08/29/03’s illustrious band:
originally posted: 07/30/02
It’s summer, kids, and you know what that means: reruns, reruns, reruns! Yes, even on Band Name of the Day. Here’s a little deep-fried flashback brought on by a discussion of the Minnesota State Fair and the crispy, crunchy, deep-fried mini-donuts you can find there. Bon appetit!
Brought to you by Recipes from the Belle Fourche Community.
Here is proof that deep-fried dough is one of God's great gifts: that holy of holeys, the donut. The recipe is simple: mix dough, roll out and cut donuts, fry, apply sugar, eat. Whether you're enjoying a mass-produced confection at a big ol' church brunch or a bag of minis at the state fair, a fresh crispy donut still damp with hot grease and crusted with sugar is one of nature's perfect foods.
When I was but a wee Media Sensation, Mother Media had a donut recipe much like the one below. (I don't remember whether it had come to her through Dad's parents, who ran a bakery, or from elsewhere.) Once my friends and I were old enough to behave responsibly around frying oil — early high school years — we were allowed to have donut-making parties. My girlfriends and I would invite some boys over to my house, and they would cluster around the TV to watch Knight Rider while we did the cooking. A cringe-worthy example of sex-role stereotyping, I know. It made us mad, too, but we put up with it because hey! we had boys nearby!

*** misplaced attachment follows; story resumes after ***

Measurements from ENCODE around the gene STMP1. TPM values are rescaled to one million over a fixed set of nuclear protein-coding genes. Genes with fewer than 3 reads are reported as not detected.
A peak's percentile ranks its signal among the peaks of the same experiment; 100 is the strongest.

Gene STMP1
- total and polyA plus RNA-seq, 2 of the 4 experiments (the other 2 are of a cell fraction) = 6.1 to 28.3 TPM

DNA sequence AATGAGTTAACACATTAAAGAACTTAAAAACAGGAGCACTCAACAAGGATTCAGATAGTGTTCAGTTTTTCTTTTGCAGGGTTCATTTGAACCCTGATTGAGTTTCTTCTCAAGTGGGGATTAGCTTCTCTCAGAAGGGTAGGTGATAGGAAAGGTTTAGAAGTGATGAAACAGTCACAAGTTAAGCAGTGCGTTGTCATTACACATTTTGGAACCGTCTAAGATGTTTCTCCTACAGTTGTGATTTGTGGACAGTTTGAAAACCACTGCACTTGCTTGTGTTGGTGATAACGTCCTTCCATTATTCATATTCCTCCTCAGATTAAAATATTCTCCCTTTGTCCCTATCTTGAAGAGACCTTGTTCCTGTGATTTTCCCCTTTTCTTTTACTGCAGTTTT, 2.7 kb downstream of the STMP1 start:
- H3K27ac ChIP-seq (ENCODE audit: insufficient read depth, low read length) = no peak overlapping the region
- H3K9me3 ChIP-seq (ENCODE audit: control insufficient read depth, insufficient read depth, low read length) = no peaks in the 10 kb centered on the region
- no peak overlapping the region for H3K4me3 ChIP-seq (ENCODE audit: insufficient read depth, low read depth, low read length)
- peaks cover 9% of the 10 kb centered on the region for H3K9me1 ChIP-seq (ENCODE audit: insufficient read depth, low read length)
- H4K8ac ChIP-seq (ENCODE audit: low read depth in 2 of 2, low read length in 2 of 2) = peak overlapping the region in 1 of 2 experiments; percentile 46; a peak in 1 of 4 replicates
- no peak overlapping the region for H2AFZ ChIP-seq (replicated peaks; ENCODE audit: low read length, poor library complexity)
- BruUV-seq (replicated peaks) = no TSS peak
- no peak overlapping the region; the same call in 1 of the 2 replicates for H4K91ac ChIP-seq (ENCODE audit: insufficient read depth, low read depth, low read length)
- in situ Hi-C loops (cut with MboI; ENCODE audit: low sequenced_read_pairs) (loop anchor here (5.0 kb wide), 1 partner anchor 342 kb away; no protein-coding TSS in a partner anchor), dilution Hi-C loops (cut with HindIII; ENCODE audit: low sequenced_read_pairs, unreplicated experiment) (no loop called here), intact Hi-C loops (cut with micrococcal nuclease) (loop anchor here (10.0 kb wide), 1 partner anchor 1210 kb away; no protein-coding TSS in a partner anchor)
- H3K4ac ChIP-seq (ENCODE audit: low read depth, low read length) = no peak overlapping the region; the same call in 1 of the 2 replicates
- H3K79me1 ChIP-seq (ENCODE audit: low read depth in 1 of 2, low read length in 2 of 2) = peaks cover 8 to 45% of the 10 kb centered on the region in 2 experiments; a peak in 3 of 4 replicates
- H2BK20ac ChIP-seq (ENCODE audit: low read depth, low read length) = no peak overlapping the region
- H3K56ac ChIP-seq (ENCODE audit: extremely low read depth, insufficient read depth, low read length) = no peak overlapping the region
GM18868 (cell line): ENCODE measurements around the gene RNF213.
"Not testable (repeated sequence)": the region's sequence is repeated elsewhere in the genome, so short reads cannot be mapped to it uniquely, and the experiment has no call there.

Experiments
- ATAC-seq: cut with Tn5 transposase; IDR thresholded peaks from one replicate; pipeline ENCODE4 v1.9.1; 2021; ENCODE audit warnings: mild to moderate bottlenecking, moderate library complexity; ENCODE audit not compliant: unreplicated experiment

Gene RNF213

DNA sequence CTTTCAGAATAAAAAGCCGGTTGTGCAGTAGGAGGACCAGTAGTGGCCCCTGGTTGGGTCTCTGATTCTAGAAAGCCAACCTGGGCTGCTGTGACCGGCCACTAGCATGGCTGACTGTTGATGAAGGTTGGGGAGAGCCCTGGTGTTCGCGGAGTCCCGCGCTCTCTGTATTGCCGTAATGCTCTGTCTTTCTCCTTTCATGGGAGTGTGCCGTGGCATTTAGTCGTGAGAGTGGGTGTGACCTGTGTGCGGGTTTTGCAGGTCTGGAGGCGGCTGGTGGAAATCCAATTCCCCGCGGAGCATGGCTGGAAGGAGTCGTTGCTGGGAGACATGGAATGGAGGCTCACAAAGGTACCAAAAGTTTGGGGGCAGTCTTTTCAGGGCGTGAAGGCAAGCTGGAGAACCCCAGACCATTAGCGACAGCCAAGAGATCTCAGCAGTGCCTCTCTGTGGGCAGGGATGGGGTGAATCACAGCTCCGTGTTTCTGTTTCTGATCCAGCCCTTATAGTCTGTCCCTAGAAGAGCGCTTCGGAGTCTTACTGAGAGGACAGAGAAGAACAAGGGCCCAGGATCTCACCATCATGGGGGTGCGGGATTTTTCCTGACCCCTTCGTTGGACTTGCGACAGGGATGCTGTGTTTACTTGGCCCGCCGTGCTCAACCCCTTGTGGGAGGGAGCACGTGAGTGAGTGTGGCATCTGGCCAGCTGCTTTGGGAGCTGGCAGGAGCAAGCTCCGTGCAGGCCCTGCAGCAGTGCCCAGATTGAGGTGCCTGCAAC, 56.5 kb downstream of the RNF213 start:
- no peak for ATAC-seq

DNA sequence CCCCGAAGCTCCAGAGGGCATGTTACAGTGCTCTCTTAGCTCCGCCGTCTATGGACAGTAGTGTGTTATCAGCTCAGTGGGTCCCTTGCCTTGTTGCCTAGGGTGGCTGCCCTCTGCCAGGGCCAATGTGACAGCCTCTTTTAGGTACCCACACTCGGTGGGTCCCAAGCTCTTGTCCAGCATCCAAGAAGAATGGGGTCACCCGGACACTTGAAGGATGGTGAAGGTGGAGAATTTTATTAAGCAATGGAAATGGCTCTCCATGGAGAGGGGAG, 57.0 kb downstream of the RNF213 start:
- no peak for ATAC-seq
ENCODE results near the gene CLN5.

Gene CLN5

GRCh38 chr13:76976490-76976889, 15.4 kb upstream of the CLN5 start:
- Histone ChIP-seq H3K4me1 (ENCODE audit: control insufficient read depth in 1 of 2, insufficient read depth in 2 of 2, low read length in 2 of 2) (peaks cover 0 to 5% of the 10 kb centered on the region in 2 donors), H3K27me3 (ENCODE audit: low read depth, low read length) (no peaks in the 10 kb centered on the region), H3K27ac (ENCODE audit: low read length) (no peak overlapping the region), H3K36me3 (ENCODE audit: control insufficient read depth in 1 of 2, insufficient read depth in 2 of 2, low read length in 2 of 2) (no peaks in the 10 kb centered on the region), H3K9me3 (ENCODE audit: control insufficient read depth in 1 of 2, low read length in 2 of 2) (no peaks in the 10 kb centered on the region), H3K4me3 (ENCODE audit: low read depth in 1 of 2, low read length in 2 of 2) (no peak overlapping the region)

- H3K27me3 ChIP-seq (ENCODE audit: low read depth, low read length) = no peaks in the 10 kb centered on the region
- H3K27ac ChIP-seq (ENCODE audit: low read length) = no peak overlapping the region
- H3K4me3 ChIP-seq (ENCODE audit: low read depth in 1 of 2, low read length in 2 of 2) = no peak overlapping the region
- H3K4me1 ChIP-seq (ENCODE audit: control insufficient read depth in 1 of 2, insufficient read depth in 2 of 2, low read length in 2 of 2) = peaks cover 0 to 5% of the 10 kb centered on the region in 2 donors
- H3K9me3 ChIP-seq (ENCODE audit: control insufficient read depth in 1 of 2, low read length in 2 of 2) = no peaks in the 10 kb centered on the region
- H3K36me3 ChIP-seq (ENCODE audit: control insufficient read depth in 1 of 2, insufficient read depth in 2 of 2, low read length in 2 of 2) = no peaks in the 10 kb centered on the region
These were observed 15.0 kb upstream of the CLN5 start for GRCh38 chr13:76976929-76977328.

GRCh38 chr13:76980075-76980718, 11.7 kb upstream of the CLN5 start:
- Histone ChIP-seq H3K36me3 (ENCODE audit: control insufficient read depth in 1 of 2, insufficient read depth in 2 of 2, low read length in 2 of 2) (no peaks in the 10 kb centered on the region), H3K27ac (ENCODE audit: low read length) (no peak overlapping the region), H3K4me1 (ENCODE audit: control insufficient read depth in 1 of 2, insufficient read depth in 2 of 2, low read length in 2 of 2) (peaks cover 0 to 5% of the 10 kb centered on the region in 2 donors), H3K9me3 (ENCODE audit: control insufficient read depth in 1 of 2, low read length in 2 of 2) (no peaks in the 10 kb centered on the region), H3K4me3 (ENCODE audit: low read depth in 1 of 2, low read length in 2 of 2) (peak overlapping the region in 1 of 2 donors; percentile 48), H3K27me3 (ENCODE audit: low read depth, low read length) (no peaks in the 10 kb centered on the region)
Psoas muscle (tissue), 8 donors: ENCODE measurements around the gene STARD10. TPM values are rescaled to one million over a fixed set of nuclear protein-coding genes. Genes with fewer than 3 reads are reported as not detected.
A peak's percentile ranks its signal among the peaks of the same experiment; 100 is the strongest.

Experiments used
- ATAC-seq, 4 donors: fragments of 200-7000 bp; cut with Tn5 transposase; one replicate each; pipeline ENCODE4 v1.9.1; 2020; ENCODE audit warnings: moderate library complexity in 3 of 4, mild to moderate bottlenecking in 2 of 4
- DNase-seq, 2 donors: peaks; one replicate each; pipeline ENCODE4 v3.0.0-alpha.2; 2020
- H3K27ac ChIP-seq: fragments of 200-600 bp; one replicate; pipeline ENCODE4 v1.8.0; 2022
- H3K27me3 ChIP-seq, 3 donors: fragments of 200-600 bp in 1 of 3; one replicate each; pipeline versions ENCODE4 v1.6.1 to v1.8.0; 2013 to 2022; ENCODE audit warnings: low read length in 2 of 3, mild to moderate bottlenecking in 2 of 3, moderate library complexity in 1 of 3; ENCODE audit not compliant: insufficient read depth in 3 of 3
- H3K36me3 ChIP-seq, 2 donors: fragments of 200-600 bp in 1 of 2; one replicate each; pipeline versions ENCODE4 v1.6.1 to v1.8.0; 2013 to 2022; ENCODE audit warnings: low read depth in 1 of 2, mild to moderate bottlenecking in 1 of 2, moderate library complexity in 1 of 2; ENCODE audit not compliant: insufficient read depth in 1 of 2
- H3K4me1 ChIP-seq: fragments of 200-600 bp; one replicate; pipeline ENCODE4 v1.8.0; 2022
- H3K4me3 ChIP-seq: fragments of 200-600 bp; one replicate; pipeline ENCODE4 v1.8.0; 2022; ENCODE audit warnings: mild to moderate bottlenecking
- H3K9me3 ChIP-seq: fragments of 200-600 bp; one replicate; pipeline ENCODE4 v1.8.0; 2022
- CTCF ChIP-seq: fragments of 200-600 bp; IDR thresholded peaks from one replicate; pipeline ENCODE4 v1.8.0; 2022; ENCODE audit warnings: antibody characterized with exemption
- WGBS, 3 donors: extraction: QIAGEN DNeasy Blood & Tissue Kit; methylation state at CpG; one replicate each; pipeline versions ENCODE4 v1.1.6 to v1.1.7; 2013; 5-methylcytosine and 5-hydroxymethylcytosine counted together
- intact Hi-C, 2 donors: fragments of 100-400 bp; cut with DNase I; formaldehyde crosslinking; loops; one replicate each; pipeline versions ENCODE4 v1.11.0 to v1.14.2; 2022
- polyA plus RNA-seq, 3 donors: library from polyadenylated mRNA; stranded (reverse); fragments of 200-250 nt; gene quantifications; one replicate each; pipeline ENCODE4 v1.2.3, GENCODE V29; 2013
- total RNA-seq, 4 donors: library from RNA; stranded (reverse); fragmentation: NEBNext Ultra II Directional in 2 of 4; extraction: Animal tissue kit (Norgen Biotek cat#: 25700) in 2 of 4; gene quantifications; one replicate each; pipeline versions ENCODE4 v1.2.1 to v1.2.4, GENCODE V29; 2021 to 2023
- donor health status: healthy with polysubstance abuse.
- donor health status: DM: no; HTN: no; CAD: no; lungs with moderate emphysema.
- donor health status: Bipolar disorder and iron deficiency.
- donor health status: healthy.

So we would roll out the premixed, prechilled dough (thanks, Mom!) and cut out a dozen or so at a time with a special donut cutter that sliced the divot in the middle. (It never occurred to any of us not to cut the middle out of the dough circle. Part of the definition of "donut" is that it has a hole in the middle, and some traditions you just don't question.)
We tossed — er, gently and carefully placed — both the donuts and the holes in the grease and watched, fascinated, as the dough browned and swelled. When they reached the proper state of goldenness on one side, someone would use a slotted spoon to flip — I mean, gently and carefully turn — them over to fry the other side. We scooped the finished products straight into brown paper bags preloaded with plain sugar, cinnamon sugar or powdered sugar, shook vigorously, and served. This last step was the only part the boys took seriously.
The coolest part, though, was reinventing the self-turning donut. I believe it was in reading the Little House on the Prairie books to me (the third book in the series, Farmer Boy, possibly?) that Mother Media learned of the self-turning donut, an ingenious innovation that saved a busy baker one step in the process. Rather than placing the dough "O" flat in the frying oil, you stretch it a little and twist it a couple times first. That way when the bottom half swells as it cooks, the spiral seam makes it easy for the inflated bottom half to rise to the top, rolling over and trading places with the uncooked top half. Very nifty!
It was a fine way to spend a chilly fall evening. That recipe produced a vast quantity of donuts, so none of us was wanting for fried pastry or a sugar buzz by the end of the night. If you're looking for a community-building activity that involves hot oil and cool physics, you can't go wrong with making donuts*.
* A word to the wise: Due to the lack of preservatives, fresh homemade donuts don't keep. Plan on eating the whole batch, preferably while they're still warm.
1-1/2 c. sugar
4 Tbsp. butter
1 tsp. salt
1 tsp. vanilla
1 tsp. nutmeg
4 tsp. baking powder
1-1/2 c. half & half
5-1/2 c. flour
Mix; roll out. Cut donuts. Fry according to deep fryer instructions. Easier to roll out if first chilled slightly. After frying, roll in sugar, powdered sugar, frost, or serve plain. Fresh, hot oil makes the best donuts.
Visit the BND archives at http://jugglernaut.blogspot.com.